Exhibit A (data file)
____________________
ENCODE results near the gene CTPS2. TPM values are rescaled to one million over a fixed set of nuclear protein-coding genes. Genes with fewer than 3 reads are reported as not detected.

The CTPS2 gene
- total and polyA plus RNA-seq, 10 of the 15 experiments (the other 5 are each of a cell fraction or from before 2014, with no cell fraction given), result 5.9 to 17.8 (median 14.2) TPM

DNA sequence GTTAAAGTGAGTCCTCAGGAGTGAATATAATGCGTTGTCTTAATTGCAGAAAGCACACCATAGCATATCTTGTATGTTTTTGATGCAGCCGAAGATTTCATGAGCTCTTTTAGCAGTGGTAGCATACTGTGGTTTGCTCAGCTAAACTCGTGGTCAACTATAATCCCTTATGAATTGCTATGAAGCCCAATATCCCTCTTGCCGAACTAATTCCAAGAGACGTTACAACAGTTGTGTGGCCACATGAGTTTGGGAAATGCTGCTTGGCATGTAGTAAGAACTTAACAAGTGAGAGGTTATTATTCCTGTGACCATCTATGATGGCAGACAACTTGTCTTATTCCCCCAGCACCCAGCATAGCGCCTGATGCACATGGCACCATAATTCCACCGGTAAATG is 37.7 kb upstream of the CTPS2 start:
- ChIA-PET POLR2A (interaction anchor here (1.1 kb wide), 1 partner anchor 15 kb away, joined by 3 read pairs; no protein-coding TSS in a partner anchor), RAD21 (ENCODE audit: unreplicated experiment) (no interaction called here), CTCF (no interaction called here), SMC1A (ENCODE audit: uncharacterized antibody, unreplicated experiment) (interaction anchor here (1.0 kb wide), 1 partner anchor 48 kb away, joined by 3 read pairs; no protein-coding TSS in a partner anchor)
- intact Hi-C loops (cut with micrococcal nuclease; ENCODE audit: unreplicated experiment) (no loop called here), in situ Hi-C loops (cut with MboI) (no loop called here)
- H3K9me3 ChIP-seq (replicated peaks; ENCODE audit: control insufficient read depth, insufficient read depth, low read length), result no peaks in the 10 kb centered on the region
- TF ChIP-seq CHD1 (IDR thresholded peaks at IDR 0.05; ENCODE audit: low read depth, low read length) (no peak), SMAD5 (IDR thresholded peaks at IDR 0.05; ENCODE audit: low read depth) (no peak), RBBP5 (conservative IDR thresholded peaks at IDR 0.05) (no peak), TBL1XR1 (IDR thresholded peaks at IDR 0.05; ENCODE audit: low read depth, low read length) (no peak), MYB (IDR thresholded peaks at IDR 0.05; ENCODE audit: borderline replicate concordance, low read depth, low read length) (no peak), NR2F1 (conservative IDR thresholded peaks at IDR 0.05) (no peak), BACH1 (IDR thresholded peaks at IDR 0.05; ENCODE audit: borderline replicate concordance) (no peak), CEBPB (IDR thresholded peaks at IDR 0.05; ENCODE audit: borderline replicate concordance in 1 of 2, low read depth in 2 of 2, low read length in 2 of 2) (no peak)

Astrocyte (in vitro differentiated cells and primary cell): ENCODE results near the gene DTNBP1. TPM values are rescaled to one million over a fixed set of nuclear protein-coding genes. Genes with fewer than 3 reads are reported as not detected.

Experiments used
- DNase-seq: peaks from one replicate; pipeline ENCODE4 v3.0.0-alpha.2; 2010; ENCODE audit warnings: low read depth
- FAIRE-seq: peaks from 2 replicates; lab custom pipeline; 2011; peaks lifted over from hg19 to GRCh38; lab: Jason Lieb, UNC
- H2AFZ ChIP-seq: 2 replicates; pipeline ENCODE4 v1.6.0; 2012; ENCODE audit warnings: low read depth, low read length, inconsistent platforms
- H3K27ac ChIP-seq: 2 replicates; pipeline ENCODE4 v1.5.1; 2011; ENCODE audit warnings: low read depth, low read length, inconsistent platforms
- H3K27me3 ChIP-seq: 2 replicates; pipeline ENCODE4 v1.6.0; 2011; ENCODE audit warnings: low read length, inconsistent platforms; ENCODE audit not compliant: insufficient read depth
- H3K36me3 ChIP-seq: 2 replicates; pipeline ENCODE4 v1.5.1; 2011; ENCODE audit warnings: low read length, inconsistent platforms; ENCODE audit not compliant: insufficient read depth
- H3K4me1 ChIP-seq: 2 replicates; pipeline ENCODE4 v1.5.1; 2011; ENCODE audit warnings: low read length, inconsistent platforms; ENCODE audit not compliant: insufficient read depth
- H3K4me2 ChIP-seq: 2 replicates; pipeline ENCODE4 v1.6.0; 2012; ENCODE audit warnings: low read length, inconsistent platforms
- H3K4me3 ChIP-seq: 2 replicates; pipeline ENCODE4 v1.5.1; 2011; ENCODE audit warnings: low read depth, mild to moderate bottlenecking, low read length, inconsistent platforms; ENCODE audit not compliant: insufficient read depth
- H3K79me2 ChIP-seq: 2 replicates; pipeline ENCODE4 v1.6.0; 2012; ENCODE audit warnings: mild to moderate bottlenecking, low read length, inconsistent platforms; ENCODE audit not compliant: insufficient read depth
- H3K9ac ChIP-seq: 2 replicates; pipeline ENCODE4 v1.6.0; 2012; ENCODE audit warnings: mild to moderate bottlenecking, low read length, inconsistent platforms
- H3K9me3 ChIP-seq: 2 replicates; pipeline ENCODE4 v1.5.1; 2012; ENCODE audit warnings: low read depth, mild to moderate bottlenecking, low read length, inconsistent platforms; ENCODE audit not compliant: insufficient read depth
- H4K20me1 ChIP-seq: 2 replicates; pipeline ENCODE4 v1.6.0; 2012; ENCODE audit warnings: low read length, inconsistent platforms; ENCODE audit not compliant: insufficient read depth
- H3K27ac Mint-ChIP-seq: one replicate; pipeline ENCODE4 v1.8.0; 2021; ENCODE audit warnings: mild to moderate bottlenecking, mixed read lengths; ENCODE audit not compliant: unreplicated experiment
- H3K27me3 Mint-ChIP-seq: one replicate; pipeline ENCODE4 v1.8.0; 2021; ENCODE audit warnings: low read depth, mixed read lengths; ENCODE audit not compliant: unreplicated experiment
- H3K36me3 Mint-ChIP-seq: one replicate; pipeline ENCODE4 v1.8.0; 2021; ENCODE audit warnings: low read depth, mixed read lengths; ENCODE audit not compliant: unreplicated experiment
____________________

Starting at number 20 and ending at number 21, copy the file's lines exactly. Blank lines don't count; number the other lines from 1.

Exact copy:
- H3K79me2 ChIP-seq: 2 replicates; pipeline ENCODE4 v1.6.0; 2012; ENCODE audit warnings: mild to moderate bottlenecking, low read length, inconsistent platforms; ENCODE audit not compliant: insufficient read depth
- H3K9ac ChIP-seq: 2 replicates; pipeline ENCODE4 v1.6.0; 2012; ENCODE audit warnings: mild to moderate bottlenecking, low read length, inconsistent platforms